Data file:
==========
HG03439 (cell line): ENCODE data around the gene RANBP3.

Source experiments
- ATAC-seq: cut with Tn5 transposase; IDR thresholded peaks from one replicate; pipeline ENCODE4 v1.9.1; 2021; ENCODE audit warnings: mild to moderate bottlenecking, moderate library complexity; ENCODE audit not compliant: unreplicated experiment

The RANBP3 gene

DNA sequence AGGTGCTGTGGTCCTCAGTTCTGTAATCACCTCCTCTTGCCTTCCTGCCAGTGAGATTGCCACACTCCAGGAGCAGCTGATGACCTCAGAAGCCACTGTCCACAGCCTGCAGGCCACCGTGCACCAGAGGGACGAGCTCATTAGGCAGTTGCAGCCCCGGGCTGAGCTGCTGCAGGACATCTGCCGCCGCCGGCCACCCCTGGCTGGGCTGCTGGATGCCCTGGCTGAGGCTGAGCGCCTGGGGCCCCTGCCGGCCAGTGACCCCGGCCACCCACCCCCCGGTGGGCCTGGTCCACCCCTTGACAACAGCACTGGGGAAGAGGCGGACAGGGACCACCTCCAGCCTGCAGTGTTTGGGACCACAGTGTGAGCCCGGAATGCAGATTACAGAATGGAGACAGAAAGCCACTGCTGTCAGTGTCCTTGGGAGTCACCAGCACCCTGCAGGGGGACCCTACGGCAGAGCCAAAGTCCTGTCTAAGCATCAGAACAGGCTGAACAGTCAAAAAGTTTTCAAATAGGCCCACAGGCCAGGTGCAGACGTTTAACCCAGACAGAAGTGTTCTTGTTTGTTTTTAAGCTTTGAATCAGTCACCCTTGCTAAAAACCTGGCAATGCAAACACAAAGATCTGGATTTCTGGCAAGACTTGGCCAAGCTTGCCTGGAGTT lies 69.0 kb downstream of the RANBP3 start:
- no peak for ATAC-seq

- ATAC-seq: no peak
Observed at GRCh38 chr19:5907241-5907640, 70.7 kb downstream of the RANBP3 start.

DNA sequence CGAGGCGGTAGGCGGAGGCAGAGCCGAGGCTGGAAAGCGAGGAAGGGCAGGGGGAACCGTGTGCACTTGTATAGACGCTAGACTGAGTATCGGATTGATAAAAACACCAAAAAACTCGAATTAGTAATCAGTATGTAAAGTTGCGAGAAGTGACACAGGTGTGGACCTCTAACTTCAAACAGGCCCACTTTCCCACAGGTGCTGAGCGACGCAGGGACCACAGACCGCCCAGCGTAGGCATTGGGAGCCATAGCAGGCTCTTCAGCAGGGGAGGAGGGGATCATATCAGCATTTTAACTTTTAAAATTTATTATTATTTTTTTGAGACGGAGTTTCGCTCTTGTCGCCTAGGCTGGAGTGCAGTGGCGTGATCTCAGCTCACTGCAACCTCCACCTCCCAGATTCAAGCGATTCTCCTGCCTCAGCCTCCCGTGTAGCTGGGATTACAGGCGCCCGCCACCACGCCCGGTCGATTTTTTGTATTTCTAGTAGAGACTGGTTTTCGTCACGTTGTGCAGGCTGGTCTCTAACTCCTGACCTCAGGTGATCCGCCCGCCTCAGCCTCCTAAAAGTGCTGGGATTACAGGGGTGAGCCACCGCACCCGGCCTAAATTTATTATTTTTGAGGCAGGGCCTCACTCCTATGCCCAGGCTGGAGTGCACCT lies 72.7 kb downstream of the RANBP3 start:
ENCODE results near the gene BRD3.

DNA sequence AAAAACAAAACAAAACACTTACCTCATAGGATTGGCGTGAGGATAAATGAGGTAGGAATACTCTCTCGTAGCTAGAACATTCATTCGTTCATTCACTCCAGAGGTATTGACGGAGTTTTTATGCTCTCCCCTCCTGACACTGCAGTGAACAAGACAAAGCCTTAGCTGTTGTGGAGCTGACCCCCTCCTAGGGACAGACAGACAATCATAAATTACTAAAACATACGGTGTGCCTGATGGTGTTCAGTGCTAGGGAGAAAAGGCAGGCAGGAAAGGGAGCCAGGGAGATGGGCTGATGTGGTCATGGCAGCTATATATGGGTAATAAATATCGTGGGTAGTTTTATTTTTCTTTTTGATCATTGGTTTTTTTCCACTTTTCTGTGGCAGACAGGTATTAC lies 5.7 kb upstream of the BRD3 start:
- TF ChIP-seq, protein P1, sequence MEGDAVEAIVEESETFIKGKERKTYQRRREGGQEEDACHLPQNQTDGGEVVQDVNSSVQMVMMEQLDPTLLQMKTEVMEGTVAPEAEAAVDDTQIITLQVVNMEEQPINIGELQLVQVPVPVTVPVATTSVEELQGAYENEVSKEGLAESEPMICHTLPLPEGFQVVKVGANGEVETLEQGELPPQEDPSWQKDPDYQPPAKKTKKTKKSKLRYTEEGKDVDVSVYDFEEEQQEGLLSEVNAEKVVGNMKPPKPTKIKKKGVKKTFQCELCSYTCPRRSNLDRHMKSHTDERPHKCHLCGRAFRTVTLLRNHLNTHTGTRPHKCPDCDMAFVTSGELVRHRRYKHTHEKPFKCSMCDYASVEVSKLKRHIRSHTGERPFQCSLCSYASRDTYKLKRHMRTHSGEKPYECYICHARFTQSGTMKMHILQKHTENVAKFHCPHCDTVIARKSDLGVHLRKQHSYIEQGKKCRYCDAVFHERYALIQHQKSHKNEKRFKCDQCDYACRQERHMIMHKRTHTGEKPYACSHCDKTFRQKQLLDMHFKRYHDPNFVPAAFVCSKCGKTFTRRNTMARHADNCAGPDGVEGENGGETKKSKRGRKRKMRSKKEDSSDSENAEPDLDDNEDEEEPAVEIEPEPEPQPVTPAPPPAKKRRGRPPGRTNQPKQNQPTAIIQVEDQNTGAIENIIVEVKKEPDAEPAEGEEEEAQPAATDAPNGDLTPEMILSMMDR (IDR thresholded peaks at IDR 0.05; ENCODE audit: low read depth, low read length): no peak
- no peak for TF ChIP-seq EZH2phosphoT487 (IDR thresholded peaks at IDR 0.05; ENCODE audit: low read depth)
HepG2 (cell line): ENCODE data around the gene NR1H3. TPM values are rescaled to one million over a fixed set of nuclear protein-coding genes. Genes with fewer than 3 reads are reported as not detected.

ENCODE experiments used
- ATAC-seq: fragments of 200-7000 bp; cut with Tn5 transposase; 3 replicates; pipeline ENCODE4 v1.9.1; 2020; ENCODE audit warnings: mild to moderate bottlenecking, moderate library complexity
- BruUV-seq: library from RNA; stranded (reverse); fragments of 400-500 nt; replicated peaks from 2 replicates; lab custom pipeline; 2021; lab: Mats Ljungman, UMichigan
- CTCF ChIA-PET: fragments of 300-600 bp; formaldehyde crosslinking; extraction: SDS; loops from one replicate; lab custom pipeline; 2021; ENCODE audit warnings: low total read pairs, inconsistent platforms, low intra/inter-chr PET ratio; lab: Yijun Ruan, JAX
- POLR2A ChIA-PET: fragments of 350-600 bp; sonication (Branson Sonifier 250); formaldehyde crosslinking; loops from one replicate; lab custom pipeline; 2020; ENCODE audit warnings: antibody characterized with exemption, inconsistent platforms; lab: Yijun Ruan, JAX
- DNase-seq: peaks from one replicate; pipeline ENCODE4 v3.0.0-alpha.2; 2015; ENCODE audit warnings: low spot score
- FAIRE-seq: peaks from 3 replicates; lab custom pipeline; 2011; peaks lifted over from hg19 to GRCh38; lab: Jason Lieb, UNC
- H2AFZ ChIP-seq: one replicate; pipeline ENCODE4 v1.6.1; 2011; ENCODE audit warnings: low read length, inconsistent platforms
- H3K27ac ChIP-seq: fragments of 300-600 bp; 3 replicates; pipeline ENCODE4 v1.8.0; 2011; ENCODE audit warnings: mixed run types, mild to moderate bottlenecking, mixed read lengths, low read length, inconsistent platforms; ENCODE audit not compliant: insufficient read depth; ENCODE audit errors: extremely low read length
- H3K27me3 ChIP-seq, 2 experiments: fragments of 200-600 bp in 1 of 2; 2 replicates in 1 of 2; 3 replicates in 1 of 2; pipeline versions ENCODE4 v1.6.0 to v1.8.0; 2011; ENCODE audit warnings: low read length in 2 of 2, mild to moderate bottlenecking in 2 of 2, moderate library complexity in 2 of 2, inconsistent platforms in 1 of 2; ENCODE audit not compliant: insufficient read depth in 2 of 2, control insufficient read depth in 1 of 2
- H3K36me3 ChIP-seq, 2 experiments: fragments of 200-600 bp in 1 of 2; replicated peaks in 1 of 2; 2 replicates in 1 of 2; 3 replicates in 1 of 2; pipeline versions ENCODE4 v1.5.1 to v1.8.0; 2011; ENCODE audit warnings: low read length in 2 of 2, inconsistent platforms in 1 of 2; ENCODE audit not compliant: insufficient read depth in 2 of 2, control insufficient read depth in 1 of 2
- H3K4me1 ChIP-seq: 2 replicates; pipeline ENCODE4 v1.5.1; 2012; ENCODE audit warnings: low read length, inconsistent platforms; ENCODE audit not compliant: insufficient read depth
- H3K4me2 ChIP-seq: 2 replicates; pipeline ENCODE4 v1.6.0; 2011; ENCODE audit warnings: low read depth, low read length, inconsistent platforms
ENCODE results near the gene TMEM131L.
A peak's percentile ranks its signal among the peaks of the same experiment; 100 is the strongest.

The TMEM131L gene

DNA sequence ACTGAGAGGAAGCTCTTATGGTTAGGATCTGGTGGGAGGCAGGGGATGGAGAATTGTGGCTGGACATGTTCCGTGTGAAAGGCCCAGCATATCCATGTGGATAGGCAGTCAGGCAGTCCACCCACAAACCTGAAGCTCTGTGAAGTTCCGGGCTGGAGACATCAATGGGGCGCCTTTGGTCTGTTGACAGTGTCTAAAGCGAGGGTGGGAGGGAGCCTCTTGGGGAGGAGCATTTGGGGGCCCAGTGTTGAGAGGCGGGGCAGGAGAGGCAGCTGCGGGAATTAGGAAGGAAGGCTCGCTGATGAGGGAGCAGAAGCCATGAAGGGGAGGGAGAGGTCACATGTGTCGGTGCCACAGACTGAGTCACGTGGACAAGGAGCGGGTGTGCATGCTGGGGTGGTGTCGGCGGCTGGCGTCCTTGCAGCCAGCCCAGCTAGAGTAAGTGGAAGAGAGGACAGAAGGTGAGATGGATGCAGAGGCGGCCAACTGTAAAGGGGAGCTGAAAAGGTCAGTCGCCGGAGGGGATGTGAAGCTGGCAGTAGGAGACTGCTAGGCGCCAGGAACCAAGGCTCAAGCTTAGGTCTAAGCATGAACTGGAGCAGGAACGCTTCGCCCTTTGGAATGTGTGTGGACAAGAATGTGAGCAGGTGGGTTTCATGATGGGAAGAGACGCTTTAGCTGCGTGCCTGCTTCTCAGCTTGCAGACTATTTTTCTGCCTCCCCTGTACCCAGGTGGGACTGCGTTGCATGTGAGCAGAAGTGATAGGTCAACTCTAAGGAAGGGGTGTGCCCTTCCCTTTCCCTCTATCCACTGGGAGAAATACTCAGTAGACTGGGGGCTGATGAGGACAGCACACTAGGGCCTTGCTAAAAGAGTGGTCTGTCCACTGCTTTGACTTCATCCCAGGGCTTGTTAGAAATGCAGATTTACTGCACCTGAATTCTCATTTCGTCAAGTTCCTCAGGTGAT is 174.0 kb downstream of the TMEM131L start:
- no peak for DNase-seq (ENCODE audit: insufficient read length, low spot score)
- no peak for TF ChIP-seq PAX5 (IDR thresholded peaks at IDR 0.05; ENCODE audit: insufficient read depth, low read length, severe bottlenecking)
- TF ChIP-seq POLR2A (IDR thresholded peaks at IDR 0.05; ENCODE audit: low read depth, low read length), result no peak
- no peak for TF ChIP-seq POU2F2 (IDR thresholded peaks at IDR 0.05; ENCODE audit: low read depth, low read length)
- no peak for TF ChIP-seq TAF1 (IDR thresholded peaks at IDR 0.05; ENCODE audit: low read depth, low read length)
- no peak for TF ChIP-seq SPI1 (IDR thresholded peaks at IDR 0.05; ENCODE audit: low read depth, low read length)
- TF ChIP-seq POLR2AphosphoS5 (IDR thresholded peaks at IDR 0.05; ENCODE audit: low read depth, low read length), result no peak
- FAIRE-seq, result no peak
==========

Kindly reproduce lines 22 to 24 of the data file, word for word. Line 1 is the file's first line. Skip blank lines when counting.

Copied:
- H2AFZ ChIP-seq: one replicate; pipeline ENCODE4 v1.6.1; 2011; ENCODE audit warnings: low read length, inconsistent platforms
- H3K27ac ChIP-seq: fragments of 300-600 bp; 3 replicates; pipeline ENCODE4 v1.8.0; 2011; ENCODE audit warnings: mixed run types, mild to moderate bottlenecking, mixed read lengths, low read length, inconsistent platforms; ENCODE audit not compliant: insufficient read depth; ENCODE audit errors: extremely low read length
- H3K27me3 ChIP-seq, 2 experiments: fragments of 200-600 bp in 1 of 2; 2 replicates in 1 of 2; 3 replicates in 1 of 2; pipeline versions ENCODE4 v1.6.0 to v1.8.0; 2011; ENCODE audit warnings: low read length in 2 of 2, mild to moderate bottlenecking in 2 of 2, moderate library complexity in 2 of 2, inconsistent platforms in 1 of 2; ENCODE audit not compliant: insufficient read depth in 2 of 2, control insufficient read depth in 1 of 2